Tuesday, February 27, 2007

Severe Poverty

The Star Tribune this past weekend quoted Paul Anton, the Chief Economist at Wilder Research, regarding recent figures that reveal growth in the number of people who live in "severe poverty".

What is "severe poverty"? Imagine yourself as an individual with an income of less than $100 per week. That's all the money you have to pay for a place to live, for food, and for whatever other necessities you must purchase. Another example of the "severe poor" would be a family of four, including two children, with an income of $196 or less per week - that is, less than $50 per person.

Analysis of trends by the StarTrib's news service suggests that the number of people in severe poverty has increased throughout the U.S. It grew by 26% nationally and by 62% in Minnesota. On the positive side, the number of people in severe poverty in Minnesota (194,000 in 2005) was 3.9% of the state's total population - the third lowest rate in the country.

It's important to stay aware of these numbers - attempting to understand the trends and to identify what we might do about them. Our Twin Cities Compass initiative and our research on homelessness do just that. Sadly, the severe poor and the homeless include people who have acquired an education, hardworking people, veterans who have served their country, and others whom we might not expect in this situation. For adults, an economic downturn, the closing of a plant, an accident, or other events outside of their control can send them to the lowest part of the income ladder. Outmoded job skills, illness, or other unfortunate life circumstances can force some of them to remain there.

A few recent news articles have sensationalized this topic. Someone, perhaps out of ignorance or fear, issued yet another call for "one way bus tickets" for people who supposedly exploit our resources. Certainly, abuses occur; they always will. However, if we set aside for a moment any concerns we might have about people who commit fraud (which can include anyone from the homeless to the CEOs of our largest corporations, and everyone in between!), these numbers indicate that we have many very worthy and very needy members of our state's population, who deserve our attention.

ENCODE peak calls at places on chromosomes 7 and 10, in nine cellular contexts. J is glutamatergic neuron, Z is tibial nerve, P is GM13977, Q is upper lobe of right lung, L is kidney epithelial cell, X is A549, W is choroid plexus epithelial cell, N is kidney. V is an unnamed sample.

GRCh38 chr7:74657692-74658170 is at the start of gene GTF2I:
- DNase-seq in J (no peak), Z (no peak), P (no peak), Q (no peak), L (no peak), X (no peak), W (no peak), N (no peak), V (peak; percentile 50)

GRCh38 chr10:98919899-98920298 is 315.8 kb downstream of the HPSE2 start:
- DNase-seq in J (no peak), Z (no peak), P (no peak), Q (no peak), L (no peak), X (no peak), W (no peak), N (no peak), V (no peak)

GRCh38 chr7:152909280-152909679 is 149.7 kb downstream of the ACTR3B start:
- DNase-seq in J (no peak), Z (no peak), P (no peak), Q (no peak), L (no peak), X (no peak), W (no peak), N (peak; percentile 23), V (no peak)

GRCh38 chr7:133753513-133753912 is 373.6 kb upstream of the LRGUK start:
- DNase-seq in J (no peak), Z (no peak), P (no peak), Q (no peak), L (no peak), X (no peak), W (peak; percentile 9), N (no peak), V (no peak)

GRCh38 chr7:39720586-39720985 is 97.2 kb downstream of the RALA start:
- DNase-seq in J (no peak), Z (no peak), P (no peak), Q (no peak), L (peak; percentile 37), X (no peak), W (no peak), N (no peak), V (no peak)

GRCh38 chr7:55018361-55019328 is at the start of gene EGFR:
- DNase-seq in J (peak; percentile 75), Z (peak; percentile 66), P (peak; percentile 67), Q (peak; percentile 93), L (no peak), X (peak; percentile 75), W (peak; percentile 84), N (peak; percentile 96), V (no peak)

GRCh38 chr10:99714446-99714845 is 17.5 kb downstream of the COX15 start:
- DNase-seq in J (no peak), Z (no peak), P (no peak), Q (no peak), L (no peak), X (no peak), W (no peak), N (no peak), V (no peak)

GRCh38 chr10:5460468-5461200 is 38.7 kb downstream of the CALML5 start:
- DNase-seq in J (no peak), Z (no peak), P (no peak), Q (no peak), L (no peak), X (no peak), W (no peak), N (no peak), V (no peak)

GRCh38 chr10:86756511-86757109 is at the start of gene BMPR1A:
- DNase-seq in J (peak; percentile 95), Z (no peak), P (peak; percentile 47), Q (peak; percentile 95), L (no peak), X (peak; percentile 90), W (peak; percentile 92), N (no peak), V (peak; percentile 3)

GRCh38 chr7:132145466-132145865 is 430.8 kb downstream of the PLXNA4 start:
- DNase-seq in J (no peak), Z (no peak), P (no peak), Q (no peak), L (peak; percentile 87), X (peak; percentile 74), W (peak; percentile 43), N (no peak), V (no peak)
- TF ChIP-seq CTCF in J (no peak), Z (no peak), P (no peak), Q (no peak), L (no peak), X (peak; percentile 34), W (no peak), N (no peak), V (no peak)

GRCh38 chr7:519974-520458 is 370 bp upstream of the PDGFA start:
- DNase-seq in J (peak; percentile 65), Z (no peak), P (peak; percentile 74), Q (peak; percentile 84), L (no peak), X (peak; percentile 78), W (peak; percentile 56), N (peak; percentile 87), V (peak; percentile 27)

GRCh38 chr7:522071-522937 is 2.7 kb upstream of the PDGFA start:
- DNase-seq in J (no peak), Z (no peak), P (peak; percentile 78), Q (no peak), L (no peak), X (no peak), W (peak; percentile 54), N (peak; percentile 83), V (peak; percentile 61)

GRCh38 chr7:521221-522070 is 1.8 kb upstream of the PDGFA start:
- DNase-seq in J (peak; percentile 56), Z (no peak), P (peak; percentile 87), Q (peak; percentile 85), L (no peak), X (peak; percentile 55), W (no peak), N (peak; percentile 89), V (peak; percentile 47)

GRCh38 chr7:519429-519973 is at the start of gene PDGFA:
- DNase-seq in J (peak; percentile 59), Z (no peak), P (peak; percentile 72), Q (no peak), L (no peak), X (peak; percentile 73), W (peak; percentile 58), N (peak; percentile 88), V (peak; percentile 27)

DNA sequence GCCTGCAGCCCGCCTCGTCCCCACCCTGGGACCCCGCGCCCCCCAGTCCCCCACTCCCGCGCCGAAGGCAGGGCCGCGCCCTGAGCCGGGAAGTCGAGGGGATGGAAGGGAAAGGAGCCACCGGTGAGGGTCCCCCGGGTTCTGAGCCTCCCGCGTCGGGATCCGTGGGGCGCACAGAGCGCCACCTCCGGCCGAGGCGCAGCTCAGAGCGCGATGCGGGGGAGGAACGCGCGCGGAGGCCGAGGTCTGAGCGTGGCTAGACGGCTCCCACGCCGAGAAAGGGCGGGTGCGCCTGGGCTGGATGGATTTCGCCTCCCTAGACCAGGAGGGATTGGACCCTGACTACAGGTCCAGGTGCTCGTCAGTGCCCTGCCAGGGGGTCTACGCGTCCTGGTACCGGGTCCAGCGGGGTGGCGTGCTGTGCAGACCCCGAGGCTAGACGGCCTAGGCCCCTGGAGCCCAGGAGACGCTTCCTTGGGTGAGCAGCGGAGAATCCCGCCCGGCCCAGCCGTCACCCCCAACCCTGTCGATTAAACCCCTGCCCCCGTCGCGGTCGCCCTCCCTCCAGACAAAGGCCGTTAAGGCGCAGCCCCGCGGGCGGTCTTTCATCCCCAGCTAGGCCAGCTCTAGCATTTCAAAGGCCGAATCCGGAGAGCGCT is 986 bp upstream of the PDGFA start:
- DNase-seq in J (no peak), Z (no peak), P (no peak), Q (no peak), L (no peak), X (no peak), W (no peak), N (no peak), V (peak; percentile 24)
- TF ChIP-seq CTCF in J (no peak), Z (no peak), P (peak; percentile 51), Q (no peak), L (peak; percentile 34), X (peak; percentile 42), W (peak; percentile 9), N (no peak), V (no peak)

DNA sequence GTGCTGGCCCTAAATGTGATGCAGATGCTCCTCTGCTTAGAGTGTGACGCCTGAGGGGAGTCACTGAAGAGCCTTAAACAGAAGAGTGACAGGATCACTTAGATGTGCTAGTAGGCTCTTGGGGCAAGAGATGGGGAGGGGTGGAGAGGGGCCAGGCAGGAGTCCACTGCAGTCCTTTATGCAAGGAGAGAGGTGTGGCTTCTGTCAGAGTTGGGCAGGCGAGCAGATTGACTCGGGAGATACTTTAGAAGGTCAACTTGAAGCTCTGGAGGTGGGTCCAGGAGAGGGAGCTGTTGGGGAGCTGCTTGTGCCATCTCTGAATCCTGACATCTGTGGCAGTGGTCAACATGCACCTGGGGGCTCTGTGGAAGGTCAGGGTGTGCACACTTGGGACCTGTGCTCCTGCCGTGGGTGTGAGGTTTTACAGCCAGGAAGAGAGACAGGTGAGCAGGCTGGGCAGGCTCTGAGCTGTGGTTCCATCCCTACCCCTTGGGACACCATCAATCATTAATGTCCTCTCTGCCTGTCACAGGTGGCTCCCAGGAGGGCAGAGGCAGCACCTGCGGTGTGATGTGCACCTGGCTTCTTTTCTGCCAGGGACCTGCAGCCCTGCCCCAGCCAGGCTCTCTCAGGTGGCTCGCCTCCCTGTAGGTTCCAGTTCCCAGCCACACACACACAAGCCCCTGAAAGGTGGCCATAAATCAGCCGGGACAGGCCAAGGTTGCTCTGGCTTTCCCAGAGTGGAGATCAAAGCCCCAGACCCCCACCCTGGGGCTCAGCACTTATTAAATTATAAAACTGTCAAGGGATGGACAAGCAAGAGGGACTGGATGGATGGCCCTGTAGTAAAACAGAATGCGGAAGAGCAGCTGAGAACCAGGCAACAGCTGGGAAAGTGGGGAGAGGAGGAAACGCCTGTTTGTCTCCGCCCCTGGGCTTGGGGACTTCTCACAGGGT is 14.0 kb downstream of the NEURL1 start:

The results of our latest survey of the homeless will become available during the next two months. I invite you to join us and thousands of others who are committed to improving our communities - in learning what that study has to offer.

As always, please let me know your thoughts. And thanks to those of you who have emailed with questions, comments, and encouragement about this blog.

1 comment:

Ray said...

Speaking as someone living in sever poverty ($100 a week would be a luxury, I've not seen a hundred dollars yet this YEAR!)
I see these numbers in light of my own perspective. I see this happening at the same time foreclosure rates in Minneapolis are at a record high. Now, I don't think it's a solution for EVERYONE in my condition, but wouldn't there be some way to work with a bank in our socially advanced and humanitarian community... to work some kind of home granting program or a mortgage grace period of a few years to get income established??

I just hate seeing all the boarded up houses and wishing I could buy one, fix it up, and profit like everyone else... I hate seeing them sit there empty just waiting for meth head coper scrappers to plunder them, when more benevolent characters could be making use of a bed, roof, and shower.